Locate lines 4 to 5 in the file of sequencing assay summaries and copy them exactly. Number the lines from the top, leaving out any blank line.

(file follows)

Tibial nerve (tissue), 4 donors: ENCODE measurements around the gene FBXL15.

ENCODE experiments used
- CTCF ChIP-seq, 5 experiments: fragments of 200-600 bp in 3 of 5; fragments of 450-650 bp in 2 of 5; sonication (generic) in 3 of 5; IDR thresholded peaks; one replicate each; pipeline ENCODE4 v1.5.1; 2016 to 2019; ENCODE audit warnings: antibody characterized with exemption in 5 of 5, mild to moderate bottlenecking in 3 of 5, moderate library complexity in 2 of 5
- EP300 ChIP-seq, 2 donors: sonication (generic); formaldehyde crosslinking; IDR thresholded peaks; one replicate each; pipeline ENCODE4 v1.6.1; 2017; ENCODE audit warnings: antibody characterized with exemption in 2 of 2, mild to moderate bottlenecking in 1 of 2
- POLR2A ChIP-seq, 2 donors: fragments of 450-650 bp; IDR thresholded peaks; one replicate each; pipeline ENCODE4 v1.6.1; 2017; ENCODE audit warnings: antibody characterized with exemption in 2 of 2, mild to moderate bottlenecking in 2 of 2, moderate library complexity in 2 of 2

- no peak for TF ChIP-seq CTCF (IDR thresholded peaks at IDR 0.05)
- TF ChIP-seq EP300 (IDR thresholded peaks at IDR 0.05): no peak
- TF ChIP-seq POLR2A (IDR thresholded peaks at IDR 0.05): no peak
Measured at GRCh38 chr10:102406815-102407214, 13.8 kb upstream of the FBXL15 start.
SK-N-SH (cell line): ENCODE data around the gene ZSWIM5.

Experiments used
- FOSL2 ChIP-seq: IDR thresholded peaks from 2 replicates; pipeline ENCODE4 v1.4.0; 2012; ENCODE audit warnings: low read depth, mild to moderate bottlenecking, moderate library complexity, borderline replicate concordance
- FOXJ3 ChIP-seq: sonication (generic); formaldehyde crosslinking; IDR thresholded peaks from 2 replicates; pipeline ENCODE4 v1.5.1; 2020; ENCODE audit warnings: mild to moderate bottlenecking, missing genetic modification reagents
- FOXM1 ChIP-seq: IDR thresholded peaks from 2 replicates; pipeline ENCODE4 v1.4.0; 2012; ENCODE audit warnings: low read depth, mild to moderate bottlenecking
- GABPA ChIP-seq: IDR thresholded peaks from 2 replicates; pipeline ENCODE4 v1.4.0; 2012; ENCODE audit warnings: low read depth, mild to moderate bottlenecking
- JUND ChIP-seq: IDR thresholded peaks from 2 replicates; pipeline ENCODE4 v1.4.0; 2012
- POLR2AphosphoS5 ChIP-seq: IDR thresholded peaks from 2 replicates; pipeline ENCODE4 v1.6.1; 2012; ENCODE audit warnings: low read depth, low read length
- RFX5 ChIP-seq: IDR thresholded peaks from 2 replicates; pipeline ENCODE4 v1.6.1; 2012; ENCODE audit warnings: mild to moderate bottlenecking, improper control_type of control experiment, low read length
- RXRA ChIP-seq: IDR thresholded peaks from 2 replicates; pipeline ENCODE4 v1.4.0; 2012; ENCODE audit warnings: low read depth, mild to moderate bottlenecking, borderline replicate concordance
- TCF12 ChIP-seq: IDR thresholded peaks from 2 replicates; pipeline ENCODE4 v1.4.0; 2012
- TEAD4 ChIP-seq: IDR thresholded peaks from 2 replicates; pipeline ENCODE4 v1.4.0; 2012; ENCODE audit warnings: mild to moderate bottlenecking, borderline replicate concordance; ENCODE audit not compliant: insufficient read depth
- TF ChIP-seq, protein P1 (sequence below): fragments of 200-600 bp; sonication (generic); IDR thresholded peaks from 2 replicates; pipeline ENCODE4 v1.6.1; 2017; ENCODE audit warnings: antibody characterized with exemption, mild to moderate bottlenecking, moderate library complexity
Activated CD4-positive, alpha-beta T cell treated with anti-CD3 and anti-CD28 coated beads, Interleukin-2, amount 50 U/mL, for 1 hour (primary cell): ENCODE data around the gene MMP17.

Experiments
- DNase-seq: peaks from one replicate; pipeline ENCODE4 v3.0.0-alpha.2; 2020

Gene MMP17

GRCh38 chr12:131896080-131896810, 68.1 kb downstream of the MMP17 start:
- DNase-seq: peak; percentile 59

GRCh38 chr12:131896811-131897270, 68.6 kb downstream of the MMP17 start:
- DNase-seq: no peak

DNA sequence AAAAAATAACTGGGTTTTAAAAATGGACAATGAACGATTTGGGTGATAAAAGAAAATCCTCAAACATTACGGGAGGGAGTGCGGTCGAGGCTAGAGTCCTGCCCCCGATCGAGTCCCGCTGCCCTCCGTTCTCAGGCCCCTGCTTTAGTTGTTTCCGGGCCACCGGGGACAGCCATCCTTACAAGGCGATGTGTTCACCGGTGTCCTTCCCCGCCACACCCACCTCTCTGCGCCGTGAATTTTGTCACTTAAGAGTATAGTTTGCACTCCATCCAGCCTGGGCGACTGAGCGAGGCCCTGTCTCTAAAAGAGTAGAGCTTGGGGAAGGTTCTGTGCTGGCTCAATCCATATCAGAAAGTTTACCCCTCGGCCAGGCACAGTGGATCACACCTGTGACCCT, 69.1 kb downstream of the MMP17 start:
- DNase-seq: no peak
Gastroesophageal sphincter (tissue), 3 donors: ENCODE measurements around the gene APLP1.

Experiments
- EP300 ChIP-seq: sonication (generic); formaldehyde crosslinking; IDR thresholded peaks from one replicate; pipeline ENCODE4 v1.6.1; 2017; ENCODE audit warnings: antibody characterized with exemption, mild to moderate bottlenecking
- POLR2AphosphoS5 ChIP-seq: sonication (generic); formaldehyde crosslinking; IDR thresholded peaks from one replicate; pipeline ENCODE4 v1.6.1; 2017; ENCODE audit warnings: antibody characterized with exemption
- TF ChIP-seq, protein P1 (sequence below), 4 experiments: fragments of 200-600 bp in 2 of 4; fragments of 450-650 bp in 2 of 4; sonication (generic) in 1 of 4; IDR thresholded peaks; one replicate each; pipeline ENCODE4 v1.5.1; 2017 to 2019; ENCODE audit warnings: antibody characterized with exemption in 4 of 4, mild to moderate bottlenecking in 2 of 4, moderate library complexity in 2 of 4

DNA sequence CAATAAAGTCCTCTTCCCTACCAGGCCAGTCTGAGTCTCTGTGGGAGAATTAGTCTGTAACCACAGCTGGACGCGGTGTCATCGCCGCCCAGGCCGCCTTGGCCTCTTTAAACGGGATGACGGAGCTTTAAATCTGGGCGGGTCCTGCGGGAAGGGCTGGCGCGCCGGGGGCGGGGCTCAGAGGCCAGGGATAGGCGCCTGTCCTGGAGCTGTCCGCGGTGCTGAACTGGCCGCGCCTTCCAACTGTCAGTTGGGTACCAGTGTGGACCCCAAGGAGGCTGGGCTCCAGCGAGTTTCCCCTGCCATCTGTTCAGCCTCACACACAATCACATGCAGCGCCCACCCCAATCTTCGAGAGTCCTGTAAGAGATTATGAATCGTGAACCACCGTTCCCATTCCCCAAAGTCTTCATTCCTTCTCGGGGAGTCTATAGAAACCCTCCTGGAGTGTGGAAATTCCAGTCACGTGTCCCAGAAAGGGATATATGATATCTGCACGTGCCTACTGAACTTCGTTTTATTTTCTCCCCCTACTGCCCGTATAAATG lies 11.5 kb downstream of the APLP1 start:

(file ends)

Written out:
- EP300 ChIP-seq, 2 donors: sonication (generic); formaldehyde crosslinking; IDR thresholded peaks; one replicate each; pipeline ENCODE4 v1.6.1; 2017; ENCODE audit warnings: antibody characterized with exemption in 2 of 2, mild to moderate bottlenecking in 1 of 2
- POLR2A ChIP-seq, 2 donors: fragments of 450-650 bp; IDR thresholded peaks; one replicate each; pipeline ENCODE4 v1.6.1; 2017; ENCODE audit warnings: antibody characterized with exemption in 2 of 2, mild to moderate bottlenecking in 2 of 2, moderate library complexity in 2 of 2